Like many of you, I tuned in last month to watch President Barack Obama deliver his final State of the Union address. Over the course of 6,044 words, he discussed issues ranging from the economy to foreign policy. Among the top priorities for this administration, both today and moving forward, is public health and health care. The president made several references to improving public health throughout his speech, but how do these statements translate into the real world? Let's take a look:
Expanding Coverage to Those in Need
The president keenly emphasized the importance of broad health care coverage for all Americans. He has made ensuring easier access to quality health services the signature initiative of his term in office. Programs like Medicare, and its prescription drug benefit (Part D), have grown rapidly since the beginning of the Obama administration, allowing more seniors to access the medicines they need and live longer, healthier lives. Part D is a perfect example of stemming health care inflation -- the price of plan premiums have held steady for six years in a row.
Supporting the Discoveries that Make Our World Better
Discovery is the backbone of our country. We set sail across an ocean without knowing what lay ahead. We said we would set foot on the moon and within a decade, Apollo 11 touched down on Tranquility Base. We've lit the world at the flick of a switch and connected it at the touch of a button. Now, our focus must turn to mapping a new frontier in medicine. Many hardworking Americans -- scientists, doctors and researchers -- spend every day in the search for the next great treatment or cure. We should encourage and support them in every way, whether through sound policy or vigorous advocacy.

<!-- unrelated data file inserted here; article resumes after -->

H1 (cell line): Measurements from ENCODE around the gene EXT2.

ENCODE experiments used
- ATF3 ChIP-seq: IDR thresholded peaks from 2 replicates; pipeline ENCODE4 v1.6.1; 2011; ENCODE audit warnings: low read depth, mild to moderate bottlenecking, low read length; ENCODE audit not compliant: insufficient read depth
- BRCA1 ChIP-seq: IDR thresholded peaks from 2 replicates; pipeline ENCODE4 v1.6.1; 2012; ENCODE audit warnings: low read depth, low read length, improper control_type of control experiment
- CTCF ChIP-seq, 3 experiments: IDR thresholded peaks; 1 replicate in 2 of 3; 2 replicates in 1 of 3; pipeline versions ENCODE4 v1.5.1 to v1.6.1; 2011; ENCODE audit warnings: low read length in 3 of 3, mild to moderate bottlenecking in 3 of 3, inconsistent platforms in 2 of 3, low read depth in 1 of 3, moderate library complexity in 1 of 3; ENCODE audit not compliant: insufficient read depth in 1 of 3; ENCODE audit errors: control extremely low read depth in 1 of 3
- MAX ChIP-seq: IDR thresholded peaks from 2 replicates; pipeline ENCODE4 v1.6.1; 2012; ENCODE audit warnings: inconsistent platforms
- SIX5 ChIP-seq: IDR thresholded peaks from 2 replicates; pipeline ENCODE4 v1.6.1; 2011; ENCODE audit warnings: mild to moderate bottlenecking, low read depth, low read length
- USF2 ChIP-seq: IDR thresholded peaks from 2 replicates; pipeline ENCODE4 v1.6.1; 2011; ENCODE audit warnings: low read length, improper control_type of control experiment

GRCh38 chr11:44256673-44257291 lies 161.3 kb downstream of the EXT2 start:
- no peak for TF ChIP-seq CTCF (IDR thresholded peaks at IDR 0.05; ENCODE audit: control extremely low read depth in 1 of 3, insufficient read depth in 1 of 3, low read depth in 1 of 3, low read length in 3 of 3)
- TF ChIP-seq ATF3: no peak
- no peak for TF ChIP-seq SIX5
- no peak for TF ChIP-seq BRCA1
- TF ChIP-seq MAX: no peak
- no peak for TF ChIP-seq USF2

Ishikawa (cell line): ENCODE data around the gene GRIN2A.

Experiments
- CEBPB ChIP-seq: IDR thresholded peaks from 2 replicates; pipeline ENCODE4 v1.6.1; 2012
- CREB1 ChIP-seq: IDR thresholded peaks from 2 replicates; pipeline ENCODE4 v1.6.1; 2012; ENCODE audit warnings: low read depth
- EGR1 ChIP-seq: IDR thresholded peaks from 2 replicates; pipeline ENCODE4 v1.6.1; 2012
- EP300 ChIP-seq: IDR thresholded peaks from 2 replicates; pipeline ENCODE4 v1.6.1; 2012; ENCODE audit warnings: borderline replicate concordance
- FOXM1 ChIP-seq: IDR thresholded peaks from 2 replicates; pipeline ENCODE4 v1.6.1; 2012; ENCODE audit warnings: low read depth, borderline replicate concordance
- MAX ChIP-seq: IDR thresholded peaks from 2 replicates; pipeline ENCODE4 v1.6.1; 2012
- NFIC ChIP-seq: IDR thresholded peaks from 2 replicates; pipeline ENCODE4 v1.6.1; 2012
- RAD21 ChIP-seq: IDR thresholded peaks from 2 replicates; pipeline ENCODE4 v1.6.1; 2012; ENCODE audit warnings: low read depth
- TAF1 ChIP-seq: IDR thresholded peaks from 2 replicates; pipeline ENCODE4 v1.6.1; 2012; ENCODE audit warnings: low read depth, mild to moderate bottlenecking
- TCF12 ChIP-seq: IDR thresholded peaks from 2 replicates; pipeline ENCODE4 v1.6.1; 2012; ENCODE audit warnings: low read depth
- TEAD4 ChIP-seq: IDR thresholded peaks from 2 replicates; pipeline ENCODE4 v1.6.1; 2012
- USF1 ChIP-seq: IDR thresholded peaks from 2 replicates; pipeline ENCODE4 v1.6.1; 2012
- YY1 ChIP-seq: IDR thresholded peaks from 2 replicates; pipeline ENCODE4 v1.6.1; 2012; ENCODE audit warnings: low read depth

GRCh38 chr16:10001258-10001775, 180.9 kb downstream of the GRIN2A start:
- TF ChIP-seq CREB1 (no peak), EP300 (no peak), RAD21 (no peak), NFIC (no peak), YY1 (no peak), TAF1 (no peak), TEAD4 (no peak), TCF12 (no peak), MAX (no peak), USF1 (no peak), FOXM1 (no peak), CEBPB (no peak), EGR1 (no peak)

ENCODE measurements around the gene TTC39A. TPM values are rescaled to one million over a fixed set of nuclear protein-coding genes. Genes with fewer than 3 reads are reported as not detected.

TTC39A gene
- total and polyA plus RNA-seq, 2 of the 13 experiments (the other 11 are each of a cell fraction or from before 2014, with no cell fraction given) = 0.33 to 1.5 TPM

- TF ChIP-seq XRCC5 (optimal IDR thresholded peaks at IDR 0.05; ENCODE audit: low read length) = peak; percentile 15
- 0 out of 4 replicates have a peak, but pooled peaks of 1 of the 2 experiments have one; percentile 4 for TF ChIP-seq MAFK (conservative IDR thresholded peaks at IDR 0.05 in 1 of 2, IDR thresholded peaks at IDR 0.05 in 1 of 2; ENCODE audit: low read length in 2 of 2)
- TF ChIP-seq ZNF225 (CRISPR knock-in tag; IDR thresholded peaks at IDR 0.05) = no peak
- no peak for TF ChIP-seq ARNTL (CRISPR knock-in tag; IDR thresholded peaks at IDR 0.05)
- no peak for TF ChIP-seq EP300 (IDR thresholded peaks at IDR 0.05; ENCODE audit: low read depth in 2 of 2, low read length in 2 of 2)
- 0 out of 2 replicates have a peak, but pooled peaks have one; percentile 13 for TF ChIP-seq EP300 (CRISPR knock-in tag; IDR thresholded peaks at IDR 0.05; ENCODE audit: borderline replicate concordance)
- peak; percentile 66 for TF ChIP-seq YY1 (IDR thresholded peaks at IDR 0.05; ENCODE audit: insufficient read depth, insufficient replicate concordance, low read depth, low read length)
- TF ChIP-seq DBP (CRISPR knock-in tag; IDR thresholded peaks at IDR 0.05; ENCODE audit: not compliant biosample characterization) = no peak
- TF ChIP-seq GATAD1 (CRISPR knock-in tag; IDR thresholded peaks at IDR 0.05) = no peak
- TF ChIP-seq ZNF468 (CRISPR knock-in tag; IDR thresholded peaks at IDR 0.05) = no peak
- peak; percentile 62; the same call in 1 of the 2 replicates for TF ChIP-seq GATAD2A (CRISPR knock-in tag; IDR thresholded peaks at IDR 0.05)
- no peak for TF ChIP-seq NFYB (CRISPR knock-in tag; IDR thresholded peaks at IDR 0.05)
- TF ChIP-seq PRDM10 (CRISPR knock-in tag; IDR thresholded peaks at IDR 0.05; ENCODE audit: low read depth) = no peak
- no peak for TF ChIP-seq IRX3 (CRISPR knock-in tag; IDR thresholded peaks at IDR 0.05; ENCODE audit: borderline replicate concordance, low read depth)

Aiming High to Fight Cancer
President Obama's endorsement of a new program to fight cancer was without a doubt the highlight of his address. Not only did the president reaffirm the White House's commitment to medical research with his words, he also honored a man who has shown sincere dedication to the cause: Vice President Joe Biden. Last year, the vice president led earmarked an additional $264 million for the National Cancer Institute. With the Oval Office standing firmly behind this effort, it will not stop at the water's edge. Never before has our national health care system been better positioned to battle cancer and I'm optimistic that we will see real results in the not-too-distant future.
In his seventh and final State of the Union, the president reflected on his time in office, laid out the challenges and goals ahead of us and assessed where we stand today. It's safe to say that with the constant and passionate support of the White House, the state of our health is - and will continue to be - strong.